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or "Diffuse Intrinsic Pontine Glioma"

About DIPG
This, the worst of all possible brain stem tumors, is rare with about 125 cases reported in the USA in a year and it affects the young, mostly between ages 5 and 10. So for a two-year old it is even rarer. 

The name says it all:
"Diffuse" -- it is spread among the nerves and tissues of the brain stem.
"Intrinsic" -- it is wrapped amongst them, making surgery or accurate and selective radiation virtually impossible. "Pontine" -- it is located in the pons (middle) of the brain stem.
"Glioma" -- the tumor arises from the glia, the tissues that support the neurons (the thinking cells).

The brain stem is the lowest section of the brain, transmitting signals from the brain to the spinal cord and converting instructions from the brain to the motors of the body. Tumours in the brainstem can be located in the cervicomedullary junction, the midbrain, the tectum or the pons. The pons is the most difficult to reach.

While radiation therapy can shrink the tumour and bring a temporary respite, an irremediable regression follows. The median survival rate is nine months.

St Jude's Hospital in Tennessee, leads research in this field and sums up the current desperate lack of knowledge:

In their quest for a cure, DIPG children must move from one experimental protocol to another, enduring treatments with side-effects unacceptable with any other diagnosis. The cruelty of this disease cannot be denied. Sparing their cognitive abilities, DIPG slowly robs children of their motor functions resulting in partial paralysis, loss of voice and sight and finally ending with an inability to eat and breathe. It is both heart wrenching and painful as they are fully aware of their decline often until their last day.

We currently DO NOT know what causes brain tumors. The major causes seem to be chromosomal and genetic abnormalities. Research so far has statistically proved very few instances of possible environmental causes for childhood cancer. The Children's Oncology Group (COG) continues to conduct epidemiology, cytogenetic, and microbiology studies in their quest for answers.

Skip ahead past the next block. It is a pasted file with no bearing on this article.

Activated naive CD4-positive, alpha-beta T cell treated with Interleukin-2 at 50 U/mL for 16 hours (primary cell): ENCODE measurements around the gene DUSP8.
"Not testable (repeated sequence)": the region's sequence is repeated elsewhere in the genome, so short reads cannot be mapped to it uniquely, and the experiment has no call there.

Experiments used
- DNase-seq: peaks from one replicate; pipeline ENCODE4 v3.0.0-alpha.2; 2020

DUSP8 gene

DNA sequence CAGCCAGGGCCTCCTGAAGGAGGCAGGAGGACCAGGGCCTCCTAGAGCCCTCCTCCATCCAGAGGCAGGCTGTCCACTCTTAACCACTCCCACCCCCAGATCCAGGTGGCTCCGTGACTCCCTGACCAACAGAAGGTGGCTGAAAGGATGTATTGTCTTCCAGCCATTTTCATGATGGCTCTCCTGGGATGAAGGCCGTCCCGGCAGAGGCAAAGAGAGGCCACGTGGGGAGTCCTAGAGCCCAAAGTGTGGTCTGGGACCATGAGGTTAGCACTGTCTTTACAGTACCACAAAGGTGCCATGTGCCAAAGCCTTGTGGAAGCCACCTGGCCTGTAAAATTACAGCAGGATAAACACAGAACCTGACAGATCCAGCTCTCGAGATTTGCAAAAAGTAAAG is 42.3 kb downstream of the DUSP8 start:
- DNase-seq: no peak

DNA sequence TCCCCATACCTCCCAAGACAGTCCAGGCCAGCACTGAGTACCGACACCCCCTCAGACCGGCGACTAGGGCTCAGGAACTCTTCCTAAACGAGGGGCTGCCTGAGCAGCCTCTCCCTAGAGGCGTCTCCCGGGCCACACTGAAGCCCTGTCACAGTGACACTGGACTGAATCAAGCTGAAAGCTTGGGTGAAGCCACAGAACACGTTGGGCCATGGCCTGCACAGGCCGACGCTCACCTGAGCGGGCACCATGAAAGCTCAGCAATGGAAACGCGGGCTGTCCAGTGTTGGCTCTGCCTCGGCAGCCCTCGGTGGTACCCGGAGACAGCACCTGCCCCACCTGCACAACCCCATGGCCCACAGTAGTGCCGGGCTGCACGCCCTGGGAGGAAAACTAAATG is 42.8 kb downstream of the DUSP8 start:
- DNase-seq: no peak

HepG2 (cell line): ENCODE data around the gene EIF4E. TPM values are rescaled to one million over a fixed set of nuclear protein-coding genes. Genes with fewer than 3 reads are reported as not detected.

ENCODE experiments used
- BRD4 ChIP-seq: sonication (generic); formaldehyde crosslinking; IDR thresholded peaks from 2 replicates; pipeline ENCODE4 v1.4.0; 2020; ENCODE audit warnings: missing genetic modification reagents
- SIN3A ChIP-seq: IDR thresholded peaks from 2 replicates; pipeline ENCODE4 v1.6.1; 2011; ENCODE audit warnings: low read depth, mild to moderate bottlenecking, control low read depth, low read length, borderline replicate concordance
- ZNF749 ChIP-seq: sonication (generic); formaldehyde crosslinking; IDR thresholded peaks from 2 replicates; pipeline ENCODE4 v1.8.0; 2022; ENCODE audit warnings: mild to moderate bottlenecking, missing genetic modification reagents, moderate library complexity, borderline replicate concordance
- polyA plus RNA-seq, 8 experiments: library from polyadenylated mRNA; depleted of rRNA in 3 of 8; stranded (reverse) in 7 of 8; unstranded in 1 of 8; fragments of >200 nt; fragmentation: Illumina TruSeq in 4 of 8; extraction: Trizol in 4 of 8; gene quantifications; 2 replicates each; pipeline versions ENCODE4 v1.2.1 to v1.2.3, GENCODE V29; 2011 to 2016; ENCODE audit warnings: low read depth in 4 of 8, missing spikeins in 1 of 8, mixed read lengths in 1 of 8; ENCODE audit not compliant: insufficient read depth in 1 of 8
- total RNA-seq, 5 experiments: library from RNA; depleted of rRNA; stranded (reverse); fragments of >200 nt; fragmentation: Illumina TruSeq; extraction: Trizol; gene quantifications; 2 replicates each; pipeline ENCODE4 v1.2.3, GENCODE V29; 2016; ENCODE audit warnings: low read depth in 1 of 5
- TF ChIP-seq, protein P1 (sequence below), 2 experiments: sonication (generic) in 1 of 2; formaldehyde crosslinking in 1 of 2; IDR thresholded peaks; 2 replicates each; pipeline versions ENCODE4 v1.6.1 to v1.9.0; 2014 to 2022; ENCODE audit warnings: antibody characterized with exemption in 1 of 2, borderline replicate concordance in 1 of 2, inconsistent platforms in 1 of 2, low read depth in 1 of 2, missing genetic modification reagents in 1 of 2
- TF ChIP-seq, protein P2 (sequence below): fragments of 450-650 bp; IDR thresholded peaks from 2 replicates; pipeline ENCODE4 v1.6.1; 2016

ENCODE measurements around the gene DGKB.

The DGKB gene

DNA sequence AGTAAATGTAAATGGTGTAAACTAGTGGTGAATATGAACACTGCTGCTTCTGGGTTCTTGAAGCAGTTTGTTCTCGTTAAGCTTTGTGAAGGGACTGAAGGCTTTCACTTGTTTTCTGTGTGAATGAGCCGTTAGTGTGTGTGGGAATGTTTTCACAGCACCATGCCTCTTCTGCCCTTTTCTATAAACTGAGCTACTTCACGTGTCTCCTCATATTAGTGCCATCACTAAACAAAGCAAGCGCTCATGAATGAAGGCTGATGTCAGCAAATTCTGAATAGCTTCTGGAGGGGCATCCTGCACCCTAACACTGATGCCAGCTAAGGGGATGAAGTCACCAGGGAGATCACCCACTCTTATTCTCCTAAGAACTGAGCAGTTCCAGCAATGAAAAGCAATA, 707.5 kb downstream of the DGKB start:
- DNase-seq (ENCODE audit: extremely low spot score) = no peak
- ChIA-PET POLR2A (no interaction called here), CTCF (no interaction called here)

Charlie responded well to initial radiation and recent clinical experience suggests that the risk of re-radiating is less than once thought.

One alternative is proton therapy, or particle beam radiation, which permits a degree of focus and accuracy beyond the scope of conventional radiation. It can target tiny clusters of cells within a tumor.  Being so focused, it can work with lower dosages of radiation and in theory be used more safely for re re-radiation, reducing the risk of necrosis which happens when radiated cells contaminate and destroy adjacent and vital cells. However there is a still high risk, and still no definitive clinical proof that treatment produces better results than conventional radiation. While the Massachusetts General Hospital in Boston turned Charlie down, the CDH Proton Center in Chicago indicated it is willing to take the risk and try the treatment, preferably after another two or three months, provided Charlie's condition remains stable.

However, the conclusion now, at least for the time being, is that so much cell damage may already have been done by the original radiation that even with accuracy of the proton beam any damage to surrounding cells could be fatal.  So on balance the prevailing belief is that positive results from low dosage conventional re-radiation may be achievable with less risk than proton.

It has been described as the William Tell dilemma:  Tell is invited to shoot the apple off his son’s head with an arrow. Success means the child is completely unharmed, but the smallest error in aim can mean instant death. The alternative is the shotgun.  The pellets will certainly knock the apple of the boy’s head and as just as certainly do some harm, but probably not fatal.




And, finally, a passing thought, as a postscript:
Don't give up!                                      Free Frog!

though, of course, it's never that simple.


To learn more:

Just One More Day - a site dedicated to DIPG suffers

Ped-Onc Resource Center - a site by and for parents with children with cancer